Israel has so far failed to respond to the European Union’s request to monitor the first Palestinian elections in 15 years, EURACTIV has learned, significantly reducing the chances of ensuring an adequate observer presence at this key milestone.
Palestinians are set to go to the polls for legislative elections on 22 May, followed by a presidential election on 31 July. Palestinian President Mahmud Abbas said elections would be held as part of a warming of ties between his Fatah party and its Islamist rival Hamas. The EU has welcomed the development.
Asked on Wednesday (31 March) to comment on the lack of response to the request by the EU to monitor the elections from the Israeli side, Commission spokesperson Nabila Massrali confirmed the setback.
The initiative had been prompted by a request from the Palestinian authority for the EU to observe the votes, she said, adding that the bloc was committed to ensuring adequate observer presence. One of the prerequisites of such an effort would be to deploy an EU exploratory mission to assess the situation several months before the elections, she added.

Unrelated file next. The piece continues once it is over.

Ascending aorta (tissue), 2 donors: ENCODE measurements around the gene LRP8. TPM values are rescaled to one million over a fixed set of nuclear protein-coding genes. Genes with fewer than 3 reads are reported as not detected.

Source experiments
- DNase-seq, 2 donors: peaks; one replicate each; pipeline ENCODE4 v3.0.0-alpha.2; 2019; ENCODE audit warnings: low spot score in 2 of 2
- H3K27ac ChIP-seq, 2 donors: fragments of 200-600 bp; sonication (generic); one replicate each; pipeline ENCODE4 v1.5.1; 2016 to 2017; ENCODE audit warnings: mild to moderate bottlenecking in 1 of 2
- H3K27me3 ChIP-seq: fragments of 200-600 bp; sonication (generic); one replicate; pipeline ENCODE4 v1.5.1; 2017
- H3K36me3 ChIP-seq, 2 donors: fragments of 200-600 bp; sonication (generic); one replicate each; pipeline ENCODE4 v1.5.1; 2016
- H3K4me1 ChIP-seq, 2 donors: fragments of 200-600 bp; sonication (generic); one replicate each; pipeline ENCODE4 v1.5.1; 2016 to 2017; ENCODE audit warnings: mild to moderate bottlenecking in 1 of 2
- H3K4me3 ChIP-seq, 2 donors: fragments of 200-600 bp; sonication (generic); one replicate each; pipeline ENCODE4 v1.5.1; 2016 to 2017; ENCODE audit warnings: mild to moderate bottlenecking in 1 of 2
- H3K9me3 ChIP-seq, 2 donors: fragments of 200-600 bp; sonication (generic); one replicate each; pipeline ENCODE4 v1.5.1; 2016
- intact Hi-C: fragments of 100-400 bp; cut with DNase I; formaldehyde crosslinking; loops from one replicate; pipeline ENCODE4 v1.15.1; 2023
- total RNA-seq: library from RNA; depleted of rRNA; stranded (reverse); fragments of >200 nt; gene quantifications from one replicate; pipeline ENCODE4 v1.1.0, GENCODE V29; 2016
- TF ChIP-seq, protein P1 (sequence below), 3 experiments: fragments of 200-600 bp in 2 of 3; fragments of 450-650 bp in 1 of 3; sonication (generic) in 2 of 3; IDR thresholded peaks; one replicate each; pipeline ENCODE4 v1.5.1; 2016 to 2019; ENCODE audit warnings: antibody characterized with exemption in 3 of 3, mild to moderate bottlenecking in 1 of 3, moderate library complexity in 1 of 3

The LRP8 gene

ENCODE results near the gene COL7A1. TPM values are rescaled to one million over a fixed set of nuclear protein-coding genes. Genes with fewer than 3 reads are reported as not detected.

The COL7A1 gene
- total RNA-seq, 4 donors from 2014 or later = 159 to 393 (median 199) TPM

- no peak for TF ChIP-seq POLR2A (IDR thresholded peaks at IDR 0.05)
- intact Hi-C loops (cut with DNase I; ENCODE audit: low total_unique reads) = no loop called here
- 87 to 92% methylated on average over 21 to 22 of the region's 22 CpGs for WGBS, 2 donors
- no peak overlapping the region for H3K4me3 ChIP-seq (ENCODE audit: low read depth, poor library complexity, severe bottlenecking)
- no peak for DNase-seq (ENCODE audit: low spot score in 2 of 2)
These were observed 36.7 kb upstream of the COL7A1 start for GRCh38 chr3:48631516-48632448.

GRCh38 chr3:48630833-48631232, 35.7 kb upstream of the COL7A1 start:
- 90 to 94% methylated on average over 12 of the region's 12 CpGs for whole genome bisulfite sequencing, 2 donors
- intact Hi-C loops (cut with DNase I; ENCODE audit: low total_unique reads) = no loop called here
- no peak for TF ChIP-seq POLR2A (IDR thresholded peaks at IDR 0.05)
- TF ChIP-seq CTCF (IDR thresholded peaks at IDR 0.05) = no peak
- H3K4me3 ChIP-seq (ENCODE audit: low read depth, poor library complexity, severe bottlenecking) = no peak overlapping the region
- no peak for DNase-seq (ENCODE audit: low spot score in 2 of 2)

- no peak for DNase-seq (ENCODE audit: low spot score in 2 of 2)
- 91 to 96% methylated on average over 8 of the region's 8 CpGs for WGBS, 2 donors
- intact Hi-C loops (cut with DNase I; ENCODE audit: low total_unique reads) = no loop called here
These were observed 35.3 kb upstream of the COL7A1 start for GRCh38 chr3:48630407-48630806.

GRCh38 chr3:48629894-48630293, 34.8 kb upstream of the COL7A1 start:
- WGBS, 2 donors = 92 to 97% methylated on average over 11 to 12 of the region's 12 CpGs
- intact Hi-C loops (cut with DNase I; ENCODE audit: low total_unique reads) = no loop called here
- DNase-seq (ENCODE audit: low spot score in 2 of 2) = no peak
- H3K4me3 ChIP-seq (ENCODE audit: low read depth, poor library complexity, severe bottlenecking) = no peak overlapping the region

The EU External Action Service formally requested permission for such an exploratory mission on 8 February in light of pandemic-era travel restrictions, but despite being in continuous contact with Israeli authorities since then had not yet been granted access, she said.
“The delay has considerably reduced the EU option to observe the 22 May legislative elections”, Massrali said, adding that other options had been discussed internally. She explained that the EU had in the past years supported and funded the central elections commission and stood ready to support the election process.
The spokeswoman would not be drawn on whether the EU had complained to the Israeli authorities, but EURACTIV understands that it has not.
EURACTIV asked the Embassy of Israel to the EU why the bloc had not yet received a response, but no reply was received by the time of publication.
[Edited by Josie Le Blond]